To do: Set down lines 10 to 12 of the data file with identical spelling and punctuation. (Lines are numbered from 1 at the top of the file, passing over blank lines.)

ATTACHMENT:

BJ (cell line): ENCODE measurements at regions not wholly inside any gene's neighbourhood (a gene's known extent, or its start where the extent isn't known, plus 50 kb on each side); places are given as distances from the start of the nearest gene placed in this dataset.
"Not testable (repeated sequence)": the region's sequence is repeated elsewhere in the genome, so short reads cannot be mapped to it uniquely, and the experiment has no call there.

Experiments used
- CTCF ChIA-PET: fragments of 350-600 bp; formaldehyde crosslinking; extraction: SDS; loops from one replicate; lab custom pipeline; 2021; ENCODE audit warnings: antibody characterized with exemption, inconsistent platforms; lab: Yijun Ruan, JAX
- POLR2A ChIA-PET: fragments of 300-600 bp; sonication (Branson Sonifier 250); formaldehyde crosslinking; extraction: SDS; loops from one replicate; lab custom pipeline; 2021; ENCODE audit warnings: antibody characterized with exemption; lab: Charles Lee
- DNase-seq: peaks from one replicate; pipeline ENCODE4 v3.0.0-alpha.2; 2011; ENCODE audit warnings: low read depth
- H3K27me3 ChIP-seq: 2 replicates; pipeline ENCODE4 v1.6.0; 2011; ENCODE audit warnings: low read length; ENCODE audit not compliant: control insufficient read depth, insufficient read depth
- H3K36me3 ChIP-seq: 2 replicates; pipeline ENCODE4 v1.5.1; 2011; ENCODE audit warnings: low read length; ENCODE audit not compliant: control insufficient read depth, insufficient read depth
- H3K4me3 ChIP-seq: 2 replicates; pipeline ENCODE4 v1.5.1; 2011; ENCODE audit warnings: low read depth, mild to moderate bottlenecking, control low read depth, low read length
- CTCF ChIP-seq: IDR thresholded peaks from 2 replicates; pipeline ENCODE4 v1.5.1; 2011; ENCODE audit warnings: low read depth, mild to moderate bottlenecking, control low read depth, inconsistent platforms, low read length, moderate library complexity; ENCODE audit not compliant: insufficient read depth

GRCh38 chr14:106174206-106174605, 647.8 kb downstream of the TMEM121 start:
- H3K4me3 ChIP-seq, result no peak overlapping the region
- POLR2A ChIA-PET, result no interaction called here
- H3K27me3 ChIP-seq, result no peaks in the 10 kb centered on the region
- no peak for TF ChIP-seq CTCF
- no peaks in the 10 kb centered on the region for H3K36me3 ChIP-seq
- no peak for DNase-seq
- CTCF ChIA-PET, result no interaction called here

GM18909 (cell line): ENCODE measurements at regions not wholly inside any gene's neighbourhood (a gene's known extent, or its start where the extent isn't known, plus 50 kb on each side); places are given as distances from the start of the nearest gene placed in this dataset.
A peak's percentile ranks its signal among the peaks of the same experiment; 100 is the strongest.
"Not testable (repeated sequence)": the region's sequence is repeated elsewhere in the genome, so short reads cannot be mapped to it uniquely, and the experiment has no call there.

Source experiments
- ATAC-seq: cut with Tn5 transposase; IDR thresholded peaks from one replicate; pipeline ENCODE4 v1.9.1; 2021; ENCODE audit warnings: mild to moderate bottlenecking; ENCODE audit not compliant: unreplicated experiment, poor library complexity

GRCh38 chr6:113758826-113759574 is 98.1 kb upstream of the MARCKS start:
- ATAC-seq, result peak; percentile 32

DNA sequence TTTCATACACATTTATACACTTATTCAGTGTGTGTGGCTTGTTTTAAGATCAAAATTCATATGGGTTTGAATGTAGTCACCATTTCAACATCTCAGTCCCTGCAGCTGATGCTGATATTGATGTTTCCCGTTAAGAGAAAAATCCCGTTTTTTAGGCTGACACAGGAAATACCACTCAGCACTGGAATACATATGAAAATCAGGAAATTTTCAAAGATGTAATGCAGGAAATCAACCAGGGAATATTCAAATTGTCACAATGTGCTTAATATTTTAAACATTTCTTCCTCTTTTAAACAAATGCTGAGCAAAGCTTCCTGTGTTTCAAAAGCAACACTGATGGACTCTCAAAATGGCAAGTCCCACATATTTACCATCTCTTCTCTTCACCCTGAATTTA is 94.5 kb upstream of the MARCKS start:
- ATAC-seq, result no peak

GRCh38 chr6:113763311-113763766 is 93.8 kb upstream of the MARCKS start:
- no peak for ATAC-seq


- CTCF ChIP-seq: IDR thresholded peaks from 2 replicates; pipeline ENCODE4 v1.5.1; 2011; ENCODE audit warnings: low read depth, mild to moderate bottlenecking, control low read depth, inconsistent platforms, low read length, moderate library complexity; ENCODE audit not compliant: insufficient read depth

GRCh38 chr14:106174206-106174605, 647.8 kb downstream of the TMEM121 start:
- H3K4me3 ChIP-seq, result no peak overlapping the region